Q&A With Smashing Pumpkins’ Billy Corgan (Part 2 of 3)

Continued from Part One

With this ambitious three-part album being the third chapter in this larger work that includes Mellon Collie and the Infinite Sadness and Machina/The Machines of God, does this conclude the narrative arc, or is there room left for a fourth or additional parts even beyond that?

Well, as I said on the last episode of my podcast, I purposely left the door open like a good Hollywood movie. So, if we wanted to continue it, we could. And I’ve been pleasantly surprised by how many people are asking if I’m going to continue it. I think they’re sort of intrigued where it all goes.

So, I’ve left the door open, but I’ve done some exploratory work about where I would go, but I can’t say I would do it. Certainly the band kind of rolls its eyes a bit when we get into these conceptual frames, because it all gets a bit blurry in there! But I have some ideas.

And there’s another conceptual work I’ve wanted to do for over 20 years that I’ve always put in my mind like, ‘If we were ever going to do kind of a last record, it would be this conceptual work.’ So there’s some combination of factors in there that will, I think, eventually add up to something. But whether it’ll have to do with the Atum narrative back through Mellon Collie, it’s hard to say now.

There’s a theory that’s popular in some circles, and that’s that all of Frank Zappa’s output is part of a single work, the Project/Object. My question to you: might all Smashing Pumpkins works and your solo and outside projects as well, for that matter, someday be revealed to be one, big work?

I can answer that question for you now, and the answer is pretty much yes.

When I was doing Machina, I thought long and hard: ‘Okay right, I would like to stage this live,’ and I even saw a pathway at that time where the band would be able to stage it live in a theatrical setting. But then the band broke, [so I decided to do it in] the simple version: ‘Okay, if we’re playing live in front of a crowd that is aware we’re doing something theatrical, do I want to just play the new album? Or would I want to be able to play old songs within the construct of the Machina musical?’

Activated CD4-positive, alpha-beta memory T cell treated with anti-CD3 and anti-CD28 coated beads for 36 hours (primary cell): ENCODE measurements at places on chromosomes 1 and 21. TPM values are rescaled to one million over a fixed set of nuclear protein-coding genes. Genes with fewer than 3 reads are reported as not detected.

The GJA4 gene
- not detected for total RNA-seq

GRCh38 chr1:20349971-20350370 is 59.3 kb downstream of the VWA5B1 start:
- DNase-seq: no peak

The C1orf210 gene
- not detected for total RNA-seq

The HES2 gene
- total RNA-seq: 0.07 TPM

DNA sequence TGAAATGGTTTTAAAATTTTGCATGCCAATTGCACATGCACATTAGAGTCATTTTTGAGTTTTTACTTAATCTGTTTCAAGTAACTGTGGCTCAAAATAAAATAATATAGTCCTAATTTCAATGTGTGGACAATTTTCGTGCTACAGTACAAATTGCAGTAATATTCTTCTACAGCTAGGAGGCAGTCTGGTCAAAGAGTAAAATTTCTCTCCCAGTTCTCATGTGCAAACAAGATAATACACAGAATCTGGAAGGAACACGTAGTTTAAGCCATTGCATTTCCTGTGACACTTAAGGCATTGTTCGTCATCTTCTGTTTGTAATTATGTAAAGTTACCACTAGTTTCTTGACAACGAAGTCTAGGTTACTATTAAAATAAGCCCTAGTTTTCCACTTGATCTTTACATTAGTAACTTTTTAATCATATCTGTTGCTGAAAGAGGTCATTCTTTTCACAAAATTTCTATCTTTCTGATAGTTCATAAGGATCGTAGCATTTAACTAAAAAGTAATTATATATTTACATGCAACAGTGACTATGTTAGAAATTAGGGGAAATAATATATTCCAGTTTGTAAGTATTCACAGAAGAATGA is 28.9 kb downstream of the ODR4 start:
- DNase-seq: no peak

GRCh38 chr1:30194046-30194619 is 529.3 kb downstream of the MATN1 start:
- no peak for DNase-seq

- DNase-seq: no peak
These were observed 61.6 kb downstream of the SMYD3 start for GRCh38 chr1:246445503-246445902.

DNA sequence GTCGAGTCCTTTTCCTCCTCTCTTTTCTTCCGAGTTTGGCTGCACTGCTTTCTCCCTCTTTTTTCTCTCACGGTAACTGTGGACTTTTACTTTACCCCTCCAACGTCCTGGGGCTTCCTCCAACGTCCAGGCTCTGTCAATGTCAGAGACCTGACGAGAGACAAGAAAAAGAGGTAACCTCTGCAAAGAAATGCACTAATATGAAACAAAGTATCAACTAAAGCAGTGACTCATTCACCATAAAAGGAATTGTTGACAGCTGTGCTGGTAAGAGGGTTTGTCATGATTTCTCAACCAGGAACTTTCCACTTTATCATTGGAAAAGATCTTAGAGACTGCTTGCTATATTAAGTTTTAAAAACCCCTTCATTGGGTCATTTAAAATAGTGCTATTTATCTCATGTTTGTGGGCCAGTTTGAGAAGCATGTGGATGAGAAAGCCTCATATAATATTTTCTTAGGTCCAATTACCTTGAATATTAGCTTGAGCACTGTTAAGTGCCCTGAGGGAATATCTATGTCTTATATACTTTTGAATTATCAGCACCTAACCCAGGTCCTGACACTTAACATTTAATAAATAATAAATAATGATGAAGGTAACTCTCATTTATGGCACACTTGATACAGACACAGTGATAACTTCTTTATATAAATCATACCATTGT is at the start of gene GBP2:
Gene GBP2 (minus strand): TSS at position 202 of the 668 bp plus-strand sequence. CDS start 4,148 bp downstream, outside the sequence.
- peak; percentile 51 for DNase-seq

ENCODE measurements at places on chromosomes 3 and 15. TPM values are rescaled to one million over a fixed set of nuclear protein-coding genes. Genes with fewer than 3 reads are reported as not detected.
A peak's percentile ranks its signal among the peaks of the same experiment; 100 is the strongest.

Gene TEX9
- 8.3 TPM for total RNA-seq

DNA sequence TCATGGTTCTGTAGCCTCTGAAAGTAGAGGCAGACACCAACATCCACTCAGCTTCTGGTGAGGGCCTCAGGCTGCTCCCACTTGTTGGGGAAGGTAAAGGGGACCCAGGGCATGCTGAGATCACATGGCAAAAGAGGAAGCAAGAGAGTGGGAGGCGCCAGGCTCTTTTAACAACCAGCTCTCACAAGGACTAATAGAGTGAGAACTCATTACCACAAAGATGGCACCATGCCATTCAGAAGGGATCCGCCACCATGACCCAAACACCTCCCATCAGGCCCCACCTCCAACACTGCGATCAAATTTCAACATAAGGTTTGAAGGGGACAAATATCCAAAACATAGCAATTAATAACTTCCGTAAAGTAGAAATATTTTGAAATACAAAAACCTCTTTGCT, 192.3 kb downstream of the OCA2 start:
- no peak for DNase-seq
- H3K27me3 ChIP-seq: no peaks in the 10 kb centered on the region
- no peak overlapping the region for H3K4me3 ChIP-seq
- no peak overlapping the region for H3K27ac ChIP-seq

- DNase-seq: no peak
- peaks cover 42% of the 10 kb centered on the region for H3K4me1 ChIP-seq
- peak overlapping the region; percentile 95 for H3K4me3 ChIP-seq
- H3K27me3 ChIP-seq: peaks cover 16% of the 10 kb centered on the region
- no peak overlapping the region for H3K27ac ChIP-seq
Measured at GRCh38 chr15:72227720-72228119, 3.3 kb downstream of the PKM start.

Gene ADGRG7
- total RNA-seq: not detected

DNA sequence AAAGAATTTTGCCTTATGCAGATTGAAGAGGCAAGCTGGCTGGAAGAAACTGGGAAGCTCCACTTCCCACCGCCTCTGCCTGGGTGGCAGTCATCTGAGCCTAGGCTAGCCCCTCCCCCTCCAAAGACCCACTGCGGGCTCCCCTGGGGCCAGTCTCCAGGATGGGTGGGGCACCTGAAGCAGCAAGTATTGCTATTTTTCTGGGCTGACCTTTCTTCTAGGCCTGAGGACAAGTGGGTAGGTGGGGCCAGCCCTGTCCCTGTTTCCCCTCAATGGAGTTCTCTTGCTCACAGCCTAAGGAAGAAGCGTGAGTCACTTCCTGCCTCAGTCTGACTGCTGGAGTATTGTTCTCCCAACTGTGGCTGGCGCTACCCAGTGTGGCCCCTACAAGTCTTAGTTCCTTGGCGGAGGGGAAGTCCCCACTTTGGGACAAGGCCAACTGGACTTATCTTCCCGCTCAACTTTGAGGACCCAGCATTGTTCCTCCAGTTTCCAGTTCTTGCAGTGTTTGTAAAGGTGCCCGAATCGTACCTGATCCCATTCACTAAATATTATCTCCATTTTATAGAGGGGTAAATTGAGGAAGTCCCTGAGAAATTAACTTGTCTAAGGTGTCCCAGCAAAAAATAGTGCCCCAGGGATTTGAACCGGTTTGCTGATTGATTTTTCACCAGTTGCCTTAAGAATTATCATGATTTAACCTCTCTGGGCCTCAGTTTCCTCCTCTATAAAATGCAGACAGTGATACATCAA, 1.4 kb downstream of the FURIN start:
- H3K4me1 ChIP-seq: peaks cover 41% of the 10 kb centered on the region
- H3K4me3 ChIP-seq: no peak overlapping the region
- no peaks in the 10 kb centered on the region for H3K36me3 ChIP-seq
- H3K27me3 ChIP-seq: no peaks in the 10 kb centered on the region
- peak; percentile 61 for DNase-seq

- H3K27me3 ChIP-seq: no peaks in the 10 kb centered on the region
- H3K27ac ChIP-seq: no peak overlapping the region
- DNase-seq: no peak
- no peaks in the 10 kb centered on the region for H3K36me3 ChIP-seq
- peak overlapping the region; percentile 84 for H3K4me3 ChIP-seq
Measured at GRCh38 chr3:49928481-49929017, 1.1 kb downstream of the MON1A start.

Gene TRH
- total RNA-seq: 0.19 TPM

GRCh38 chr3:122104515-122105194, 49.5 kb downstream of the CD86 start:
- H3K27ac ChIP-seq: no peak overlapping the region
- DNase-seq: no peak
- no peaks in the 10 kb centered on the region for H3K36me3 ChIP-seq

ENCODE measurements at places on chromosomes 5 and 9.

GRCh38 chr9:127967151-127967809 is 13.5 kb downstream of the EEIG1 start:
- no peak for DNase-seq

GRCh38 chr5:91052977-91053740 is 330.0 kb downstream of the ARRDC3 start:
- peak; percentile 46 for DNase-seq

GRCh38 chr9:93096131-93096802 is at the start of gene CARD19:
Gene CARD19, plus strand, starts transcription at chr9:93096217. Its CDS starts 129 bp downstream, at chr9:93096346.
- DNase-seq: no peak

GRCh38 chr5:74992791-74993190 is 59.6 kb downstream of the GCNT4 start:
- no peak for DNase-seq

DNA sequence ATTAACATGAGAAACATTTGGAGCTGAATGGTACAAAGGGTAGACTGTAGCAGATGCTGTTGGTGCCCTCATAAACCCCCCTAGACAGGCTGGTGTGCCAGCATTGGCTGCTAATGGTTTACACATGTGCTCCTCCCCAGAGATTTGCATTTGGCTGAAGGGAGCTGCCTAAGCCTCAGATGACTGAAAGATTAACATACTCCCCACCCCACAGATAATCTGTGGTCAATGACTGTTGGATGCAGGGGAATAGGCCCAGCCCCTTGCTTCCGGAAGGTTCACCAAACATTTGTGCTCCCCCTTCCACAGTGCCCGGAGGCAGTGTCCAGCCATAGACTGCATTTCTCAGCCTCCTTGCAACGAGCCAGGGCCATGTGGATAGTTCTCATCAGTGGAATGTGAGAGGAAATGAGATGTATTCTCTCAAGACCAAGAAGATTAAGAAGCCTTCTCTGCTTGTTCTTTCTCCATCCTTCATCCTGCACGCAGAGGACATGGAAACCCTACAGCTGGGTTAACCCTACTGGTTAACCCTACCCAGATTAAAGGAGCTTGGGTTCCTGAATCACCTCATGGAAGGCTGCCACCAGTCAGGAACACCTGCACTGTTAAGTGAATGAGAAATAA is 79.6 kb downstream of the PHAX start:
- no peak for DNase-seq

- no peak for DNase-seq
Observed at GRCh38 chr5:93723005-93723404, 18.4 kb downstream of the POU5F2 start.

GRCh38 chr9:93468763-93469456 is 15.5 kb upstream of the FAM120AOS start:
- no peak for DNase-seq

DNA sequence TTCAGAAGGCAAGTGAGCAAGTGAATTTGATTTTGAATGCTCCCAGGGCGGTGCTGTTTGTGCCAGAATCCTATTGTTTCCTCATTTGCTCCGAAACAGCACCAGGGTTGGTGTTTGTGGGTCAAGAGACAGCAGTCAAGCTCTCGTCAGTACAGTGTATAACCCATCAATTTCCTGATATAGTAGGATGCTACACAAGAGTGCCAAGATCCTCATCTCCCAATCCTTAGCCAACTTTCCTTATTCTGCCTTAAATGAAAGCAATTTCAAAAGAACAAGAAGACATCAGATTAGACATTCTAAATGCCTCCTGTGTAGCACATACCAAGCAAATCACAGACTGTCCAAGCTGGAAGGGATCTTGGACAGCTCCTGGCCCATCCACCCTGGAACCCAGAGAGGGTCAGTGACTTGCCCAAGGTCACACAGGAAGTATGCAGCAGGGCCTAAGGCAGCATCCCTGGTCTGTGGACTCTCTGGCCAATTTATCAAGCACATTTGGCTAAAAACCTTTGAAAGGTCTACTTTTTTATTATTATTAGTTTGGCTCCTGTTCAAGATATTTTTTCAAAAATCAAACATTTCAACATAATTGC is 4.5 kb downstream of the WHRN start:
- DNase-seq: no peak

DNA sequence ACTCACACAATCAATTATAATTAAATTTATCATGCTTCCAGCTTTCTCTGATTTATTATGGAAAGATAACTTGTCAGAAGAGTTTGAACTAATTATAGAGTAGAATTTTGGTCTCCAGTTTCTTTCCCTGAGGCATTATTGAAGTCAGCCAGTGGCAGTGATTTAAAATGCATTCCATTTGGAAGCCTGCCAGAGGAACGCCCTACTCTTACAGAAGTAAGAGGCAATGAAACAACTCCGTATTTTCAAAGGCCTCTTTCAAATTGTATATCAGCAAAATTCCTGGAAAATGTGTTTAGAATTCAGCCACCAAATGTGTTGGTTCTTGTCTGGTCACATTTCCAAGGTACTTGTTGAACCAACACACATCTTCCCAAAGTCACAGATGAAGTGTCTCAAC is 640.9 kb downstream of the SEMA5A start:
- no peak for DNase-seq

And once I went back in time, I realized that my most comfortable frame was always to be in character. I just didn’t really understand that’s what I was doing kind of until Mellon Collie and, even then, I thought, ‘Well, it’s more of a mental concept than a real concept,’ But I went on stage during Mellon Collie wearing the ‘Zero’’ shirt, and I looked decidedly different, my head was shaved, and people – including my own father – were like, ‘What the fuck are you doing? What is this?’ And I would just be like, ‘Oh, I’m just in costume,’ or something.

So when I traced it back, and I realized that I’d always been in character; being myself was the hardest thing for me to do. And the concept there being, ‘If I’m myself, I’ll be rejected, and I won’t win, so I need to find something that will help me win. Oh, here’s a pretty rock. I’ll use this rock and this costume or this concept.’ Even if you look at the clothing that I wore, it was always different every album.

I realized that therefore, going forward into the 2000s, everything was always based on a kind of conceptual frame. There are times where it gets really loose and sort of almost like a dream, like you had a dream where you’re doing something in the dream and it makes no sense but, because you had the dream, you have the experience of the dream, so therefore it changes you.

I could sit over three hours and explain to you how every piece of the journey has an intellectual kind of connection back to the narrative. But simply put, the answer is yes!

Over time, the style or the texture and the particular tools that you’ve used to create the music has changed. There have been times when the music has been very guitar-focused, other times where it’s been much more electronic. Would you consider yourself creatively restless?

That’s a great question! I don’t know if I have a good answer.

The way I see it is – and I’m saying this with respect to you as a journalist – I always start in an investigative phase. I read a lot of books, and I find myself going obsessively down particular rabbit holes. For example, before I was writing Atum, I was listening to everything from Wagner and Bach to… gosh, I can’t even remember, but really deep dives.

Oh, here’s one that strikes me: I listened to every Elton John song from the beginning until, say, ‘78; every song, and all the way through. I can’t even explain it to you, you know? My future wife will come in, and I’m in the bath listening to some album I don’t even like! I love Elton John but, you know, there’s some interesting cocaine work in there.

She comes in the bath, she’s like, ‘What the fuck is this?’ I’m like, ‘Well, this is this weird Elton John album when he was on a lot of cocaine,’ you know? I just learned something, and so somehow all that research goes into like a manila folder in my head. And it sets me up when I jump fully into whatever I’m doing.

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